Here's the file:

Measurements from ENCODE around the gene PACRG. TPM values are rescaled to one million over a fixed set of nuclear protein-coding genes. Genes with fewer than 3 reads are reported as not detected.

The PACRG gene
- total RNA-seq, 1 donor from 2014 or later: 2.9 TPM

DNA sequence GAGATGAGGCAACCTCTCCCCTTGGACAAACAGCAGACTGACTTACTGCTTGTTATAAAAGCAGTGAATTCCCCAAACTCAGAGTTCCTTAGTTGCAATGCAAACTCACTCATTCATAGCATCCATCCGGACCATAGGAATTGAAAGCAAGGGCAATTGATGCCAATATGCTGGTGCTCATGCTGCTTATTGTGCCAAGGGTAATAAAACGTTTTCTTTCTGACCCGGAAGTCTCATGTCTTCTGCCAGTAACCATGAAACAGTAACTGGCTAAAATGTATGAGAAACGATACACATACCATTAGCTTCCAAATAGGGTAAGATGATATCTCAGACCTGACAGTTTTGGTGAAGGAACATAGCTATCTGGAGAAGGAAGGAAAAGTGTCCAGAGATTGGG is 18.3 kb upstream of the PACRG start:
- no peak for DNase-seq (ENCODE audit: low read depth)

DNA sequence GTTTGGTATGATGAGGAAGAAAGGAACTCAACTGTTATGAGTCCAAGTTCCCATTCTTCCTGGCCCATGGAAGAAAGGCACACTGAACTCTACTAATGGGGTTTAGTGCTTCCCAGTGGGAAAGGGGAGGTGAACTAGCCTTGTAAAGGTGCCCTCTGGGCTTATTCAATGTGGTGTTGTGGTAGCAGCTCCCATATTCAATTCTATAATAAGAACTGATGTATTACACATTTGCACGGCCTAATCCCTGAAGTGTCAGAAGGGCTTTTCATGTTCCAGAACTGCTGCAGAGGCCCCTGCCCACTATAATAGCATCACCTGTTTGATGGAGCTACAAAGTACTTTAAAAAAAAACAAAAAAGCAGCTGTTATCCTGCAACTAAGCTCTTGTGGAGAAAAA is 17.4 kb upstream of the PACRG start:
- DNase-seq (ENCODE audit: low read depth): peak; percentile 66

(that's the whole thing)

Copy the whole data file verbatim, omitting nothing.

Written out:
Measurements from ENCODE around the gene PACRG. TPM values are rescaled to one million over a fixed set of nuclear protein-coding genes. Genes with fewer than 3 reads are reported as not detected.

The PACRG gene
- total RNA-seq, 1 donor from 2014 or later: 2.9 TPM

DNA sequence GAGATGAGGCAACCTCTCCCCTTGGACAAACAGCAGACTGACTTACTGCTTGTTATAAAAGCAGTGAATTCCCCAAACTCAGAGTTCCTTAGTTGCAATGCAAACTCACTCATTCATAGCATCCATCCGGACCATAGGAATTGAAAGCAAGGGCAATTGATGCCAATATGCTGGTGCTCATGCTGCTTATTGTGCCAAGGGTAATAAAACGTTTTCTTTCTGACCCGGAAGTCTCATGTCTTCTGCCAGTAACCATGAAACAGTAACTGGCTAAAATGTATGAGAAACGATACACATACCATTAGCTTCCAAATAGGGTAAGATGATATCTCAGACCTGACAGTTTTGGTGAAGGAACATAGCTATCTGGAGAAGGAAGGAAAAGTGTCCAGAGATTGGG is 18.3 kb upstream of the PACRG start:
- no peak for DNase-seq (ENCODE audit: low read depth)

DNA sequence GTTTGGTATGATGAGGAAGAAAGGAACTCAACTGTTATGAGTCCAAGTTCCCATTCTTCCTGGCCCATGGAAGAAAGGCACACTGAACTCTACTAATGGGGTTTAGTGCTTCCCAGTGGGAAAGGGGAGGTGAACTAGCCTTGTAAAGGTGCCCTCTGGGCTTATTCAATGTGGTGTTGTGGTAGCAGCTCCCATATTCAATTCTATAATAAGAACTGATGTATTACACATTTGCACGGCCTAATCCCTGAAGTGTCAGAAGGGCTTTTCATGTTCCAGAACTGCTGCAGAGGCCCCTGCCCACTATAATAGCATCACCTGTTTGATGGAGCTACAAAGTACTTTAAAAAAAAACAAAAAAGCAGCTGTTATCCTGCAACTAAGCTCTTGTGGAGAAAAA is 17.4 kb upstream of the PACRG start:
- DNase-seq (ENCODE audit: low read depth): peak; percentile 66